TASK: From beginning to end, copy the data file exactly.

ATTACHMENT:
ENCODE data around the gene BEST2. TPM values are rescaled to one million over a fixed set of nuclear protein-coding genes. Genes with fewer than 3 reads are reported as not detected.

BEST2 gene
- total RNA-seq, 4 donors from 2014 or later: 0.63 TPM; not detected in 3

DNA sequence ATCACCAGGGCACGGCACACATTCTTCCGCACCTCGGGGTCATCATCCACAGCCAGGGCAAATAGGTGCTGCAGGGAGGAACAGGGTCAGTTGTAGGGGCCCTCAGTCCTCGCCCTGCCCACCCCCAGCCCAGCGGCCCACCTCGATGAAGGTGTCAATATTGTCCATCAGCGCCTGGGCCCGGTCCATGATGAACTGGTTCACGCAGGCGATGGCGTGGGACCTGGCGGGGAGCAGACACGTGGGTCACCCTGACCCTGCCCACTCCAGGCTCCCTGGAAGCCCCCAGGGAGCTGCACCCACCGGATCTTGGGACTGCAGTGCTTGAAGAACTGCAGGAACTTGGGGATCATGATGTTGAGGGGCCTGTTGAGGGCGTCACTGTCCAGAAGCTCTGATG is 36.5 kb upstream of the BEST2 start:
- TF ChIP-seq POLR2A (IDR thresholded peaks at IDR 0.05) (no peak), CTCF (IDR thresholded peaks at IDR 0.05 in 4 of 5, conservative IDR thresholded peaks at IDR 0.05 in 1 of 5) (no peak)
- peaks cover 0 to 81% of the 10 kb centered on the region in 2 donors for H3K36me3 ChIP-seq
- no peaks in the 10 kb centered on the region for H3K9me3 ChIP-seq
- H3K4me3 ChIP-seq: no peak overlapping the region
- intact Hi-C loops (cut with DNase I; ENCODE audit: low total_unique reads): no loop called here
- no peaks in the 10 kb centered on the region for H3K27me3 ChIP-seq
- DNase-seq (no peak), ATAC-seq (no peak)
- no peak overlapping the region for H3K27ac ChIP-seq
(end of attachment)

ENCODE data around the gene BEST2. TPM values are rescaled to one million over a fixed set of nuclear protein-coding genes. Genes with fewer than 3 reads are reported as not detected.

BEST2 gene
- total RNA-seq, 4 donors from 2014 or later: 0.63 TPM; not detected in 3

DNA sequence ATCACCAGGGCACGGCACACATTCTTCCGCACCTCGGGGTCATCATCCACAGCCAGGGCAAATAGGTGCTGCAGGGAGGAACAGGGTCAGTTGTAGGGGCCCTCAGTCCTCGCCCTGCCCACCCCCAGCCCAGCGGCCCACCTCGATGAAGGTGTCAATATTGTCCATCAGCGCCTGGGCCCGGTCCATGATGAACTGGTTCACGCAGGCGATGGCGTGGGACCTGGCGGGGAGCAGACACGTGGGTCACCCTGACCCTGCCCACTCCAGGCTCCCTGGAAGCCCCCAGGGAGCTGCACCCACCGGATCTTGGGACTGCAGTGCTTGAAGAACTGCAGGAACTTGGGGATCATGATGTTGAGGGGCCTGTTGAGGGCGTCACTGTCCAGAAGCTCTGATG is 36.5 kb upstream of the BEST2 start:
- TF ChIP-seq POLR2A (IDR thresholded peaks at IDR 0.05) (no peak), CTCF (IDR thresholded peaks at IDR 0.05 in 4 of 5, conservative IDR thresholded peaks at IDR 0.05 in 1 of 5) (no peak)
- peaks cover 0 to 81% of the 10 kb centered on the region in 2 donors for H3K36me3 ChIP-seq
- no peaks in the 10 kb centered on the region for H3K9me3 ChIP-seq
- H3K4me3 ChIP-seq: no peak overlapping the region
- intact Hi-C loops (cut with DNase I; ENCODE audit: low total_unique reads): no loop called here
- no peaks in the 10 kb centered on the region for H3K27me3 ChIP-seq
- DNase-seq (no peak), ATAC-seq (no peak)
- no peak overlapping the region for H3K27ac ChIP-seq